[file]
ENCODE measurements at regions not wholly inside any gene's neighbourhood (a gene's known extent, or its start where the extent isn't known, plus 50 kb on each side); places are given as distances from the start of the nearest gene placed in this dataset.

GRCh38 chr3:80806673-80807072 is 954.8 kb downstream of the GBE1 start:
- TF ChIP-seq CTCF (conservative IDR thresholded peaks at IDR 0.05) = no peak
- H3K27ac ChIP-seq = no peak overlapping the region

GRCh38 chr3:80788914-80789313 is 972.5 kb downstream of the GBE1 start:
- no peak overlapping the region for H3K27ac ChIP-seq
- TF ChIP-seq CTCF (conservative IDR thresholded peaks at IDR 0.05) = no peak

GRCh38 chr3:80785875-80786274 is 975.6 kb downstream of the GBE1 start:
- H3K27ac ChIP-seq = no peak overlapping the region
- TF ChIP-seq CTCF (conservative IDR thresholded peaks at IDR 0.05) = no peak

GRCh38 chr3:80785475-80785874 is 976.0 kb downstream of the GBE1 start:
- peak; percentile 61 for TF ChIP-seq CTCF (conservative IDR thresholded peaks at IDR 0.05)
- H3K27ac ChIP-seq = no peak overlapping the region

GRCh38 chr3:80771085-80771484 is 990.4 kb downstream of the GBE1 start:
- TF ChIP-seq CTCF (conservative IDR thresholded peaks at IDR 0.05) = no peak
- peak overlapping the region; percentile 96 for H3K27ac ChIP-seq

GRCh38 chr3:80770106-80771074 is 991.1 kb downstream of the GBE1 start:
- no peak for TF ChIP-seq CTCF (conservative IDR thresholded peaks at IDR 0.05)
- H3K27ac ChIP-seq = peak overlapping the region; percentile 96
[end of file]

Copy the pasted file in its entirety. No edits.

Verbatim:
ENCODE measurements at regions not wholly inside any gene's neighbourhood (a gene's known extent, or its start where the extent isn't known, plus 50 kb on each side); places are given as distances from the start of the nearest gene placed in this dataset.

GRCh38 chr3:80806673-80807072 is 954.8 kb downstream of the GBE1 start:
- TF ChIP-seq CTCF (conservative IDR thresholded peaks at IDR 0.05) = no peak
- H3K27ac ChIP-seq = no peak overlapping the region

GRCh38 chr3:80788914-80789313 is 972.5 kb downstream of the GBE1 start:
- no peak overlapping the region for H3K27ac ChIP-seq
- TF ChIP-seq CTCF (conservative IDR thresholded peaks at IDR 0.05) = no peak

GRCh38 chr3:80785875-80786274 is 975.6 kb downstream of the GBE1 start:
- H3K27ac ChIP-seq = no peak overlapping the region
- TF ChIP-seq CTCF (conservative IDR thresholded peaks at IDR 0.05) = no peak

GRCh38 chr3:80785475-80785874 is 976.0 kb downstream of the GBE1 start:
- peak; percentile 61 for TF ChIP-seq CTCF (conservative IDR thresholded peaks at IDR 0.05)
- H3K27ac ChIP-seq = no peak overlapping the region

GRCh38 chr3:80771085-80771484 is 990.4 kb downstream of the GBE1 start:
- TF ChIP-seq CTCF (conservative IDR thresholded peaks at IDR 0.05) = no peak
- peak overlapping the region; percentile 96 for H3K27ac ChIP-seq

GRCh38 chr3:80770106-80771074 is 991.1 kb downstream of the GBE1 start:
- no peak for TF ChIP-seq CTCF (conservative IDR thresholded peaks at IDR 0.05)
- H3K27ac ChIP-seq = peak overlapping the region; percentile 96